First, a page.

On June 3, 2021, the Supreme Court decided Van Buren v. United States regarding limits on the Computer Fraud and Abuse Act of 1986 (CFAA) for conduct that colorably "exceeds authorized access" by determining that Van Buren was not prohibited, by virtue of improper motive, "so to obtain" information otherwise available to him. 593 U.S. ___ (2021). The decision seemingly reins in the CFAA, focusing it on traditional cybersecurity and hacking violations, while highlighting ambiguities in the language of the CFAA as currently written and the importance of a more limited focus within the broader spectrum of federal laws in this space, including the Economic Espionage Act and Defend Trade Secrets Act, some of which have bled together over time.
The CFAA, enacted in 1986, imposes criminal liability for exceeding authorized access to computers and computer information. The statute was enacted to fill the gaps left by traditional theft and trespass statutes ill-suited to address hacking and cybercrimes and was originally directed at government and financial computer networks. It was expanded in later years so that it now also includes computers used simply in interstate commerce, i.e., most every other computer. The CFAA imposes criminal liability for anyone who: "intentionally accesses a computer without authorization or exceeds authorized access," with "exceeds authorized access" meaning "to access a computer with authorization and to use such access to obtain or alter information in the computer that the accesser is not entitled so to
obtain or alter." 18 U.S.C. §§ 1030(a)(2) and (e)(6). The penalties include fines and misdemeanor sentences for imprisonment up to 10 years and allows for private causes of action seeking monetary damages and equitable relief. Id. at § 1030(g).
In a scenario that seems better suited for late-night television, then-police sergeant Nathan Van Buren approached a man, Andrew Albo, with whom he had crossed paths on the streets, and requested a personal loan. Albo recorded the conversation and took it to the FBI, which devised a sting operation in which Albo offered Van Buren $5,000 to run a license plate search for him. Working through his patrol-car computer, Van Buren used his valid credentials to access the law enforcement database and obtain the license plate information. Upon apprising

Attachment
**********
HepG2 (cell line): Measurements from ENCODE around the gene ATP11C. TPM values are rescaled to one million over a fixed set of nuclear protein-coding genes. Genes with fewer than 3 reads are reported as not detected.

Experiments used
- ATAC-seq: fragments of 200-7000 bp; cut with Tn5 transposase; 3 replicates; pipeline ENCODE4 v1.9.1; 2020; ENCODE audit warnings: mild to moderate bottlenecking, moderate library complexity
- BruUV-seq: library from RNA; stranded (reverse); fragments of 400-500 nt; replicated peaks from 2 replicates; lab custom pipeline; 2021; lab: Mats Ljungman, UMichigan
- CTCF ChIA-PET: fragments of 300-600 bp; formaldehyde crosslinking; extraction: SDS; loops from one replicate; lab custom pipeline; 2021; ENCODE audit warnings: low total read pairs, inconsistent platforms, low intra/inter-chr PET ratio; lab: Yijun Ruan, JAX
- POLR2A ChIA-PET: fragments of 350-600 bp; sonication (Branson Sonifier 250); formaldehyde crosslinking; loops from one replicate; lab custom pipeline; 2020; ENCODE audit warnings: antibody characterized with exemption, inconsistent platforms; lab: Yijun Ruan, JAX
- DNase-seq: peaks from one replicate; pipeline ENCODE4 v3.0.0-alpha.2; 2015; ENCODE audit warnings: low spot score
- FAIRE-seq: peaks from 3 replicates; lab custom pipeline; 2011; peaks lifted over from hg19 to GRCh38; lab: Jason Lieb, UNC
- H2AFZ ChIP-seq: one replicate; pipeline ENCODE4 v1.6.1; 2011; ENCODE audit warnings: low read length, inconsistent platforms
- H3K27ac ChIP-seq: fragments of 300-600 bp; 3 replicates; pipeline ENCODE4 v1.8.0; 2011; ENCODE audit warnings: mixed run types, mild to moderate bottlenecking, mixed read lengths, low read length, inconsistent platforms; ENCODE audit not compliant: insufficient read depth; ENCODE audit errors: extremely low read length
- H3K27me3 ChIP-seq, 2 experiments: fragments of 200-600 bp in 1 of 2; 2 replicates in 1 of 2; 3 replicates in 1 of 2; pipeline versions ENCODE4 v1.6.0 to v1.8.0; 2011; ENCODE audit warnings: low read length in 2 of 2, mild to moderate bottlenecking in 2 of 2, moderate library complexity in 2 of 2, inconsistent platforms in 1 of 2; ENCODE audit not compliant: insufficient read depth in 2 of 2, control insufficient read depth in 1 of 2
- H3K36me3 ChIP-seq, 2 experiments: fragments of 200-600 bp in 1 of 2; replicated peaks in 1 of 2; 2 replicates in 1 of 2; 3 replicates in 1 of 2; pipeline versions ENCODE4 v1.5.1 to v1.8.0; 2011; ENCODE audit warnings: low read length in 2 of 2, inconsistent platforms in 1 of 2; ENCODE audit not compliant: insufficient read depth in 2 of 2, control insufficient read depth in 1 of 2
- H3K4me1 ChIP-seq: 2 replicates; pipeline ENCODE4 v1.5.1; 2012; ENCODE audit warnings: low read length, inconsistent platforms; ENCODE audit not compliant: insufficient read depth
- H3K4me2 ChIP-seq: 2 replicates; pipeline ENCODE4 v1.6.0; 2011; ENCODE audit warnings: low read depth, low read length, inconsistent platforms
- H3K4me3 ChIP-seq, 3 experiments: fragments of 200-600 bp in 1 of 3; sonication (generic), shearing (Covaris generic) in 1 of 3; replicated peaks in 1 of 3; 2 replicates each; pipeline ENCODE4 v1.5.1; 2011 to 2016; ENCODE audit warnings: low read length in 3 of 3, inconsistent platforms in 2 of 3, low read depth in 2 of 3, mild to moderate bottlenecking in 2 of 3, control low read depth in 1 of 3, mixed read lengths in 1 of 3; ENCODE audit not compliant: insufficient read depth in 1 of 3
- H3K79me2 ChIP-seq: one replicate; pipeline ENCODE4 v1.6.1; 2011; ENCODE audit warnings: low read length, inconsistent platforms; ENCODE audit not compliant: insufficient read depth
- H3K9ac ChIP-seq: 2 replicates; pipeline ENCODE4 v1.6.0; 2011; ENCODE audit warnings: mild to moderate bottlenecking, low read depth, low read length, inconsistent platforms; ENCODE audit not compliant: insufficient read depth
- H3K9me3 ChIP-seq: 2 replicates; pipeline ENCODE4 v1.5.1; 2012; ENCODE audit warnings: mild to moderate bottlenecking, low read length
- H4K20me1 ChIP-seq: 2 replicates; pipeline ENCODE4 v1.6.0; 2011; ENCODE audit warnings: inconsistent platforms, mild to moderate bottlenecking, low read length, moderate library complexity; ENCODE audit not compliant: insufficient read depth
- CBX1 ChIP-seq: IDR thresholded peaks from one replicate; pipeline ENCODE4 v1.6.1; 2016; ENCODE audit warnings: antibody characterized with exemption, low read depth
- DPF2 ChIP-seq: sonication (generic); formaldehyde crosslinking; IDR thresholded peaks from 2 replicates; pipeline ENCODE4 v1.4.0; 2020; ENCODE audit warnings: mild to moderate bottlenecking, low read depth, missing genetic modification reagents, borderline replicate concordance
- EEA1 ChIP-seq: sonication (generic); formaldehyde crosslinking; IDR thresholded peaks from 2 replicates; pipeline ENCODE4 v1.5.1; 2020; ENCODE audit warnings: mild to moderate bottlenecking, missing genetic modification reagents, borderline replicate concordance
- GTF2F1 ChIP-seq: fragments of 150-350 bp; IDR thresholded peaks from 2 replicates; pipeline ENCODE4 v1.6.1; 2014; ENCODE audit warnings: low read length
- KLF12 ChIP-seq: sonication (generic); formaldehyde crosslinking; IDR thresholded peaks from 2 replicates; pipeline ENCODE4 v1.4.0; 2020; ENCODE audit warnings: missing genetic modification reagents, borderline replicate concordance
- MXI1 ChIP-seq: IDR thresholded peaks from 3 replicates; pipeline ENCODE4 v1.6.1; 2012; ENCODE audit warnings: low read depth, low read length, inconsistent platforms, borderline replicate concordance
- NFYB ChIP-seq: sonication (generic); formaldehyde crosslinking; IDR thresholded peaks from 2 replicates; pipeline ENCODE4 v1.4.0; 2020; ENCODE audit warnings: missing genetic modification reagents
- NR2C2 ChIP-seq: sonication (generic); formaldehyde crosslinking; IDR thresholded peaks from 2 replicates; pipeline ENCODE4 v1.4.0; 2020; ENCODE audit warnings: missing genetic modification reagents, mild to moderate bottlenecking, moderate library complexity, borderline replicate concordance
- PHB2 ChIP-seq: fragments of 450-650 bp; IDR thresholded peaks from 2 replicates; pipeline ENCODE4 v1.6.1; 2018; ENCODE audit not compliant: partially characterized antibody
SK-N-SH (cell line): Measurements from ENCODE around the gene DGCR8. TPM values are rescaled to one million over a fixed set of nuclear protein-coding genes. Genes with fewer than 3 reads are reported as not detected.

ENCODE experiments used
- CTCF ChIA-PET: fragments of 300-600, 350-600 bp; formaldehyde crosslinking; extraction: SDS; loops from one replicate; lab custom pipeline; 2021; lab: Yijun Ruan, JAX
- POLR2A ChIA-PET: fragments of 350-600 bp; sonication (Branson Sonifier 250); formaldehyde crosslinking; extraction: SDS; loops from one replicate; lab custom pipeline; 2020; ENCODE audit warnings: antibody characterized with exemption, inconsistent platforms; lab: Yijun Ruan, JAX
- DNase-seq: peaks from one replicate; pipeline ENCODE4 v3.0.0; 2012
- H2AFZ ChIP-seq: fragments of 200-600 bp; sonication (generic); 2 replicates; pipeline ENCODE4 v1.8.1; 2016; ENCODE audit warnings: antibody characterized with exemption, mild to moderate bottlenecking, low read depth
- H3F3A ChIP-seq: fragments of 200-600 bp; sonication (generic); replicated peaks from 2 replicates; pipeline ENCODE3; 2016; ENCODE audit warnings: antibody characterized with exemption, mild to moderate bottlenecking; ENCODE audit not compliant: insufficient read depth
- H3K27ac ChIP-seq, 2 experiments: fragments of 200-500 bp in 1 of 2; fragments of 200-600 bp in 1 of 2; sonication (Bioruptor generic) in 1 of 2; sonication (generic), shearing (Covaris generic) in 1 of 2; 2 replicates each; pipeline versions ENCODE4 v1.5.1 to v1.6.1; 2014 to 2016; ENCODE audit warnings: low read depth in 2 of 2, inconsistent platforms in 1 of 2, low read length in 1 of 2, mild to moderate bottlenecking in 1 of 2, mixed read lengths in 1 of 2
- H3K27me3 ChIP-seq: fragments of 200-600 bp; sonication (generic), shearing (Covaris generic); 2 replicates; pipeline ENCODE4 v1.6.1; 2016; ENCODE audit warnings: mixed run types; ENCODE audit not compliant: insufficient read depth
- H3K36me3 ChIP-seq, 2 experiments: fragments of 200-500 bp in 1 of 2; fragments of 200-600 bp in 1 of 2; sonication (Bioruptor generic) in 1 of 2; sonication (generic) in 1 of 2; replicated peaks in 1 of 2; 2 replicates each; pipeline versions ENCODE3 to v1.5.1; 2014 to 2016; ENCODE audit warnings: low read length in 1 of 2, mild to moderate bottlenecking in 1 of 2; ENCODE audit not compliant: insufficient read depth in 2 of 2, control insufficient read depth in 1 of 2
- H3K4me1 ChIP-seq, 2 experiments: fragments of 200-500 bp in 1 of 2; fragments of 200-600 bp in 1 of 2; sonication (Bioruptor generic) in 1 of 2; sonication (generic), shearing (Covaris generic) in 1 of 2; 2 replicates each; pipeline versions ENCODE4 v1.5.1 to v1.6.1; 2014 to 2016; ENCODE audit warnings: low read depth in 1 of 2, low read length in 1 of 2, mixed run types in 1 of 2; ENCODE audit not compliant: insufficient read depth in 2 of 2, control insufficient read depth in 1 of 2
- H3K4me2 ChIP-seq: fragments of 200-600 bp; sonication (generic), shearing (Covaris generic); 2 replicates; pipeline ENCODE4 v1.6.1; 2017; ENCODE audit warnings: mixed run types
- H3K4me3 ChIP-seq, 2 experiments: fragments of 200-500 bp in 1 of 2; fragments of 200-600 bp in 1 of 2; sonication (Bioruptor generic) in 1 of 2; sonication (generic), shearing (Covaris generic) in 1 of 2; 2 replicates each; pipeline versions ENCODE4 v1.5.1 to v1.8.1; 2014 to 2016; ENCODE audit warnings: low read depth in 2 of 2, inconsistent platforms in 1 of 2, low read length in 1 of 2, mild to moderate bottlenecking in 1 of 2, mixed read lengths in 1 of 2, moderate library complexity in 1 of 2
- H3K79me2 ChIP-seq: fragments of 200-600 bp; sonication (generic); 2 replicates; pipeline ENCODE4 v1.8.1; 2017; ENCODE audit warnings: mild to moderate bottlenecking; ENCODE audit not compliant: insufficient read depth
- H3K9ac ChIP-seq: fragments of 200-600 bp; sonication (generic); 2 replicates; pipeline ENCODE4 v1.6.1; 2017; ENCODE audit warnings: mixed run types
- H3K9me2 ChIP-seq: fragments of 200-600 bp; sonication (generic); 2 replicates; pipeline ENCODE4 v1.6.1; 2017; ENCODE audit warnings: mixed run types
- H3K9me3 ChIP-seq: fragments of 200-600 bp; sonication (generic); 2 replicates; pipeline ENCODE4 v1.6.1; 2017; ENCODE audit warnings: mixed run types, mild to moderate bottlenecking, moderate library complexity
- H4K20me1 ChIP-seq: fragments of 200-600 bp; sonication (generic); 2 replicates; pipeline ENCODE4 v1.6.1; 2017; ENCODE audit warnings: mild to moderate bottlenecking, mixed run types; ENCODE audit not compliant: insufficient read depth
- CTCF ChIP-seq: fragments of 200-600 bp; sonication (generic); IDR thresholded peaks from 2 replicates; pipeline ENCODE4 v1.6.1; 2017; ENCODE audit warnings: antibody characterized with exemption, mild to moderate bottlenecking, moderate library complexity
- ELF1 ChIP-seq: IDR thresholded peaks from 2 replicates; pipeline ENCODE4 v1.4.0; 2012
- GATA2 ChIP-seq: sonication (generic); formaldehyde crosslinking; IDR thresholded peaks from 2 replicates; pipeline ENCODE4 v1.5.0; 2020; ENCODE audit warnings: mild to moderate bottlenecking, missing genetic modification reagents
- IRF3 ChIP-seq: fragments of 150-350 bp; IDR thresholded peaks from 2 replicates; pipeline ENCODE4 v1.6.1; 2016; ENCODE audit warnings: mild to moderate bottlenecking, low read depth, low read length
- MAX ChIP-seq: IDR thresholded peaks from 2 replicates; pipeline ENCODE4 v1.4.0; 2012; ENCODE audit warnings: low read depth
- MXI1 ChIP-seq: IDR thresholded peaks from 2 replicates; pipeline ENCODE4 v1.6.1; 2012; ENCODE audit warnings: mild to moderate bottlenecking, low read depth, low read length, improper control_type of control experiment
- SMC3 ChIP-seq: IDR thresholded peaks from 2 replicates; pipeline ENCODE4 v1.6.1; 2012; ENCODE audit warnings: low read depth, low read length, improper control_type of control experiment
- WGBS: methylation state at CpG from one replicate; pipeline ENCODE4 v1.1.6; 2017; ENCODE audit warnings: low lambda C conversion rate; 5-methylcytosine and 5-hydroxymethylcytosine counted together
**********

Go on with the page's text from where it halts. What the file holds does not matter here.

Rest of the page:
Albo thereof, Van Buren was arrested by the FBI and thereafter convicted for breaching department policy and violating the CFAA, and he was sentenced to 18 months in prison.
On appeal to the Eleventh Circuit, Van Buren argued that "exceeds authorized access" only applied to those who obtained information to which their computer access did not extend, not for misuse of such access. Rejecting such reasoning (which had been accepted by several other Circuit Courts), the Eleventh Circuit upheld the jury’s findings that Van Buren violated the CFAA by accessing the law enforcement database for an "inappropriate reason." 940 F. 3d 1192, 1208 (2019).
The Supreme Court’s reversal centered on the
definition of "exceeds authorized access" and the specific question of whether Van Buren was "entitled so to obtain" the record in question. The parties agreed Van Buren was entitled to obtain license plate information from the database but contested whether he was "entitled so to obtain" such information.